A teenage girl is raised underground by a kindly robot "Mother" -- designed to repopulate the earth following the extinction of mankind. But their unique bond is threatened when an inexplicable stranger arrives with alarming news.
Thursday, August 23, 1973 was an otherwise ordinary late summer day in Stockholm, Sweden. At 10.03 AM, a masked robber stepped into Kreditbanken at Norrmalmstorg in Stockholm. It was the beginning of one of the most internationally recognized crimes in history. Waving a submachine gun, bank robber Janne Olsson shouted orders in English, telling people in the bank to lie down on the floor, while also firing his gun towards the ceiling. In the commotion, a bank official still managed to reach the button for the silent alarm. See more »
The massive television set in the prime minister's office is American along with the electric points. European television sets don't have trims covering the edge of cathode tubes as American versions do. The rabbit ear antennae are very rarely used in Europe and contrary to the prime minister's office which would use the big rooftop antennae. The electric points in Sweden are Type C European (CEE 7/16 Europlug) or Type F German (CEE 7/4 Schuko). See more »
Ethan Hawke and Noomi Rapace shine in the "Stockholm Syndrome" origin story
"Stockholm" (2018 release; 92 min.) opens with the reminder that this is "Based on an absurd but true story". We are in "Stockholm, Sweden, 1973" as we see Kaj (later we learn his real name is Lars) walking into the Kredietenbank, and open a salvo of gunfire. He quickly takes several people hostage, releasing everyone else, and demands that a good buddy of his, Gunnar, be released from prison promptly, or otherwise he will kill one of the hostages. This sets in motion a confrontation with the police chief, who wants to negotiate, rather than give in to Kaj's demands... At this point we are 10 min. into the movie, but to tell you more of the plot would spoil your viewing experience, you'll just have to see for yourself how it all plays out.
Couple of comments: the term "Stockholm Syndrome" is well-known as referring to a situation where hostages become friendly to the hostage taker(s), but do you know the facts of the underlying hostage case? This movie seeks to finally give us the full story of what happened in Stockholm back in 1973. The movie is by Canadian writer-director Robert Budreau, who previously gave us the excellent Chet Baker bio-pic "Born To Be Blue", starring Ethan Hawke. They must've liked their collaboration as Budreau and Hawke reunite for this film, and to great effect. Hawke is outstanding as Kaj/Lars, with just the right amount of swagger and charm. Check out his obsessiveness over Bob Dylan (4 or 5 Dylan songs play throughout the movie). But even better is Noomi Rapace, who stars as Bianca, the bank staff person who comes across as the mousy wife/mother of two young children, but underestimate her at your own peril, as she is determined to live through this. (Even though the movie is set in Stockholm, and Rapace is a Swedish actress, she speaks English for this role.) Christopher Heyerdahl plays the police chief with great restraint and confidence in his negotiating skills. I frankly was transfixed throughout the movie, and yes, there are some absurd aspects to the real-life story, but by no means is the movie a "comedy" or even "comedy-drama" as billed on IMDb: this is a hostage drama, nothing less, nothing more.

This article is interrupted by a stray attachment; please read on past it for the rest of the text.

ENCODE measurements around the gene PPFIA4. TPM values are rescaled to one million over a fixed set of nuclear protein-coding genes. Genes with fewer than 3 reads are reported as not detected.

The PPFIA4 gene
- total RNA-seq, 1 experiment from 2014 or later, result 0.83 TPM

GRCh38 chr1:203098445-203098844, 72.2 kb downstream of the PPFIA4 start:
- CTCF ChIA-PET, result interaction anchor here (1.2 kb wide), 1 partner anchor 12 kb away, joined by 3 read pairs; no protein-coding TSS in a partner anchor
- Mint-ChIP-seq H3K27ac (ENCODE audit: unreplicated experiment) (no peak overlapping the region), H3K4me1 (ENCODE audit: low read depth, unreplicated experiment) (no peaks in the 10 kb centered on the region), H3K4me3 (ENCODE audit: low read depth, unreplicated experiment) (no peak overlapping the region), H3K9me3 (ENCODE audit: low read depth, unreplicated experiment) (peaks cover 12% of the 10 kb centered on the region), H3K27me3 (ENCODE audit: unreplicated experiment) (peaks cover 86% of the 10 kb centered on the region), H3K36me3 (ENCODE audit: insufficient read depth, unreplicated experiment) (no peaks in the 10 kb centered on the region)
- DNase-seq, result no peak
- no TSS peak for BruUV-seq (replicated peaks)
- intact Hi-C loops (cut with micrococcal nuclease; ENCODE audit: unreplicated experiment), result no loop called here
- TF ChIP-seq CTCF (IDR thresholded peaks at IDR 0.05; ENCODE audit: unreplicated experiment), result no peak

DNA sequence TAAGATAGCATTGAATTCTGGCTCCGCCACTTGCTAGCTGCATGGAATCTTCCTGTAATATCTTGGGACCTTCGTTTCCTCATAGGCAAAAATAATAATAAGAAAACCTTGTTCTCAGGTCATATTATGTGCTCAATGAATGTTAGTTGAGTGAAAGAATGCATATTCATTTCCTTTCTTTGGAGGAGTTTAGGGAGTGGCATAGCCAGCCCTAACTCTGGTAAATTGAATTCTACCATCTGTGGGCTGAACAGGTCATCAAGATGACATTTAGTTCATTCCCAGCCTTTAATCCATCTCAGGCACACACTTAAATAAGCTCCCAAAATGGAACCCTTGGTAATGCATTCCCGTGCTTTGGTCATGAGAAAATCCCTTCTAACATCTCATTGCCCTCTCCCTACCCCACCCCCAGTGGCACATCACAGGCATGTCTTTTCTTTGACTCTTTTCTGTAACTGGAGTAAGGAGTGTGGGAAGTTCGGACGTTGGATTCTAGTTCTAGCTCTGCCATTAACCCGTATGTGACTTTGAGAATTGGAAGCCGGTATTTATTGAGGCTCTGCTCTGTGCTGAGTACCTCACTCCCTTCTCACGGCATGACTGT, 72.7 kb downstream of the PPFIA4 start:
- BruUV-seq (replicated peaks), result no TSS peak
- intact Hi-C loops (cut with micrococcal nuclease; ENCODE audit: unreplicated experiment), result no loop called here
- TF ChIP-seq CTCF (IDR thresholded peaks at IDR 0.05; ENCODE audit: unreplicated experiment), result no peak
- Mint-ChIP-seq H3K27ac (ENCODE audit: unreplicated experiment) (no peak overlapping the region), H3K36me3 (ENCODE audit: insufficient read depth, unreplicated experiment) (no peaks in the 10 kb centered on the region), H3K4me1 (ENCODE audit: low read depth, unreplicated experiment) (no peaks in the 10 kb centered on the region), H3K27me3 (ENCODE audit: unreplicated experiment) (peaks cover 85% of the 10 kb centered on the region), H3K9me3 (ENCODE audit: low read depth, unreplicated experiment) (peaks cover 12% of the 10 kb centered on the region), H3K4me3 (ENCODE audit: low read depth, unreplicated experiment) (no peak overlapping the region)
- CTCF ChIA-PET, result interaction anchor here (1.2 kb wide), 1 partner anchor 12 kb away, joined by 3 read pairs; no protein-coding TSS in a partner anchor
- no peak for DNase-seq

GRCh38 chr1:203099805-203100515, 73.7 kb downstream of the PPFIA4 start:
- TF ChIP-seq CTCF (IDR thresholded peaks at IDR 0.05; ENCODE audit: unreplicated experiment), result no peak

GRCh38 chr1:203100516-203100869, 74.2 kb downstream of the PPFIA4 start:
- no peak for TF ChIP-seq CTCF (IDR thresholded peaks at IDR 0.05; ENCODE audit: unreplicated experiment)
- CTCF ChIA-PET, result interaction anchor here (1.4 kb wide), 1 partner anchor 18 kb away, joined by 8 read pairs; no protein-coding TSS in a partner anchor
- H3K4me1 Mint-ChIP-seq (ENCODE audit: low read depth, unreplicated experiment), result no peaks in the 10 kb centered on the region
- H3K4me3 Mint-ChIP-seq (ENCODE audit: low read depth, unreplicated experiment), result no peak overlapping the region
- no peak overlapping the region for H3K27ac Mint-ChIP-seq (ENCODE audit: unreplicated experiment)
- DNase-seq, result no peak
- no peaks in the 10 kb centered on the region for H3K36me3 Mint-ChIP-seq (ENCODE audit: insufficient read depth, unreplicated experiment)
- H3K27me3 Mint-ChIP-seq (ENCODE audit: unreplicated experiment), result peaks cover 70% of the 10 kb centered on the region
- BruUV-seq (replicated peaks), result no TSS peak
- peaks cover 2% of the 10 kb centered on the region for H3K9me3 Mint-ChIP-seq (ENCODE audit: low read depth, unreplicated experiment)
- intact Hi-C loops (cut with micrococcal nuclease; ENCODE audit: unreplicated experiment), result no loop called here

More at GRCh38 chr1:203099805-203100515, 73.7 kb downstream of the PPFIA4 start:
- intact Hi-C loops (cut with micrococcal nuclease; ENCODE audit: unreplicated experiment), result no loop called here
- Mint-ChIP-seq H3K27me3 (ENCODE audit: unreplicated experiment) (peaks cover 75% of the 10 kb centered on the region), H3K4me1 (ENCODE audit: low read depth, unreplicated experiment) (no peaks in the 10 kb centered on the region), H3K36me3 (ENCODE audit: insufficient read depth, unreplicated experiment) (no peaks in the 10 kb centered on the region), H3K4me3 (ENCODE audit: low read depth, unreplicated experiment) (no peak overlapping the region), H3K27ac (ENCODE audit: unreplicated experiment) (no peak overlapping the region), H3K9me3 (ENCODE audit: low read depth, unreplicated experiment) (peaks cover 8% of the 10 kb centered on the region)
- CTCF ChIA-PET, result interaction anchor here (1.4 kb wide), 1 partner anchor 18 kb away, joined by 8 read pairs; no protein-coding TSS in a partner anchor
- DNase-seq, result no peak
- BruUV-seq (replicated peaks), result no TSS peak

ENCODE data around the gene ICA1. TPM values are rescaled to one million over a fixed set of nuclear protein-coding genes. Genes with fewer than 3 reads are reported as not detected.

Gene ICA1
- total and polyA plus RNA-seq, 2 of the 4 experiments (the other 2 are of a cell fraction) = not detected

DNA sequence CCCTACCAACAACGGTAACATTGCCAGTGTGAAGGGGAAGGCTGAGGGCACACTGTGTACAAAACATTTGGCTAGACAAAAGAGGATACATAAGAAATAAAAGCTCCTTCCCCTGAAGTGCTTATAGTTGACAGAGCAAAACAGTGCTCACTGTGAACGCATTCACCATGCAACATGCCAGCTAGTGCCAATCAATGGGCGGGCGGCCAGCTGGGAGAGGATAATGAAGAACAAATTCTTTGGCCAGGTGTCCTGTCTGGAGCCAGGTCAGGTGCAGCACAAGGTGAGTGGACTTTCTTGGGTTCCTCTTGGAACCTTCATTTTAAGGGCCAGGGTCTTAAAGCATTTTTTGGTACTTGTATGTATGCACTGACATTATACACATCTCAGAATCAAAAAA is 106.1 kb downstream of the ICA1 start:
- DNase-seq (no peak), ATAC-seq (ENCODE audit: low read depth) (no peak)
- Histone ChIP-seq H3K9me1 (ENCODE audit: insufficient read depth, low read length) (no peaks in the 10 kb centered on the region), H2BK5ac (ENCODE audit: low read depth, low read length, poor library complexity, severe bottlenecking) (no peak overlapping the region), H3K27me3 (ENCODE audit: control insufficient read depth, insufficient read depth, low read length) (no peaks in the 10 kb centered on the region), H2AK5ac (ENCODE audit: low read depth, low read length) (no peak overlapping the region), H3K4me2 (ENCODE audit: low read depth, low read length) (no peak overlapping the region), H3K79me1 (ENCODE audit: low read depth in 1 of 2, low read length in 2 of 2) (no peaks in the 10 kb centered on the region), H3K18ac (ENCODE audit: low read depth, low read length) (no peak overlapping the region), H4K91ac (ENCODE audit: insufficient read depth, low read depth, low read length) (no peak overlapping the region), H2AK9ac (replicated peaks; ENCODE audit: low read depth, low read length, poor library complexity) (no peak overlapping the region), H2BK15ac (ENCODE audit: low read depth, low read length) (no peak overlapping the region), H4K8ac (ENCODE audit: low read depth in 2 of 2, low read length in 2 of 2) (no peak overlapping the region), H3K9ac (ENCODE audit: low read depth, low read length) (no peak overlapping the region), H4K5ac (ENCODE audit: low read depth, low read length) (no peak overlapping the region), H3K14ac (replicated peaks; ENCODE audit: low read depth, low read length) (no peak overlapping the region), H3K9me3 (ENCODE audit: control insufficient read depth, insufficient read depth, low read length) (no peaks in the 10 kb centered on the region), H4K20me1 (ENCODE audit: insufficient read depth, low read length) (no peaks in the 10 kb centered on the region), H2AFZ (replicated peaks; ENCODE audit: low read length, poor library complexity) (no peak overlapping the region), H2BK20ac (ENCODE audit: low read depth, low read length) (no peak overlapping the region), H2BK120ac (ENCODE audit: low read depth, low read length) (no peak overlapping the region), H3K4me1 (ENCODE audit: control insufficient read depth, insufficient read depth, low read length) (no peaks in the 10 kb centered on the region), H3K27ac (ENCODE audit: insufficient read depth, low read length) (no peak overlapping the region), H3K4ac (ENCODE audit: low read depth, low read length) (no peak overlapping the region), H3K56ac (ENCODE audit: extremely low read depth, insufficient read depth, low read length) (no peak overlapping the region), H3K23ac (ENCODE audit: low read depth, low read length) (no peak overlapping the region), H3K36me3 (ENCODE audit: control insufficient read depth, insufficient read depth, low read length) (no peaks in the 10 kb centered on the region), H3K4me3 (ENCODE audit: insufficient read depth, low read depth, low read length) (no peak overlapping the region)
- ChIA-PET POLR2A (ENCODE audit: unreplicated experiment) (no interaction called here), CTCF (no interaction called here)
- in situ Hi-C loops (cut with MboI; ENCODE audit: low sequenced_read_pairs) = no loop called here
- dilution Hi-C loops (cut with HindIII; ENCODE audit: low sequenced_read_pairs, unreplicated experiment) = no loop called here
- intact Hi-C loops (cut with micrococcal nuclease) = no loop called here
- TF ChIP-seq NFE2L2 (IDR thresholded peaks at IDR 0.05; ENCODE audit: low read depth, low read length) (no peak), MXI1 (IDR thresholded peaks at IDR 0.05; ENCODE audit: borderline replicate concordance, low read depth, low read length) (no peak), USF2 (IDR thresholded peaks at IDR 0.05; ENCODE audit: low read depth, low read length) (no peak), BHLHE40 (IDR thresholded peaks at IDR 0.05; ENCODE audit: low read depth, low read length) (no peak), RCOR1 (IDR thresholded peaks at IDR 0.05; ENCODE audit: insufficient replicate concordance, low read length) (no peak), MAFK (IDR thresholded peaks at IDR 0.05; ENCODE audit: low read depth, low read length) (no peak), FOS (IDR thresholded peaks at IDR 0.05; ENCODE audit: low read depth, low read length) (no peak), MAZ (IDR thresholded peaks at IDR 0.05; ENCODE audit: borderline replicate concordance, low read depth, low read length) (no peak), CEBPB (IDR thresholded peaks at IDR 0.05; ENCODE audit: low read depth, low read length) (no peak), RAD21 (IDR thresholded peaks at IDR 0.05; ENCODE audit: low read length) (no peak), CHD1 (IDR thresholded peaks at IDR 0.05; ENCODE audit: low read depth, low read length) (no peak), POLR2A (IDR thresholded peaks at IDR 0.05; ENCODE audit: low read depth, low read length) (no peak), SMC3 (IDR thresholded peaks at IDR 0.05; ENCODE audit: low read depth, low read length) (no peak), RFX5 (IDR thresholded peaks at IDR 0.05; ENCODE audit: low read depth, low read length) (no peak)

"Stockholm" premiered at last year's Tribeca film festival, yes exactly a year ago. It finally received a limited theater release, and opened at my local theater the very same weekend as "Avengers Endgame" (which I have zero interest in seeing). Talk about counter-programming! The Friday early evening screening where I saw this at was attended just so-so (about 10 people), which is a darn shame. Hopefully this movie will find a wider audience as it is released on other platforms. Meanwhile if you are in the mood for a tense hostage drama or have always been curious about the underlying hostage case that provides the origin for the term "Stockholm Syndrome", or if you are simply a fan of Ethan Hawke or Noomi Rapace, you could do a lot worse than this movie. I'd readily suggest you check this out, be it in the theater (if you can), on VOD, or eventually on DVD/Blu-ray, and draw your own conclusion.
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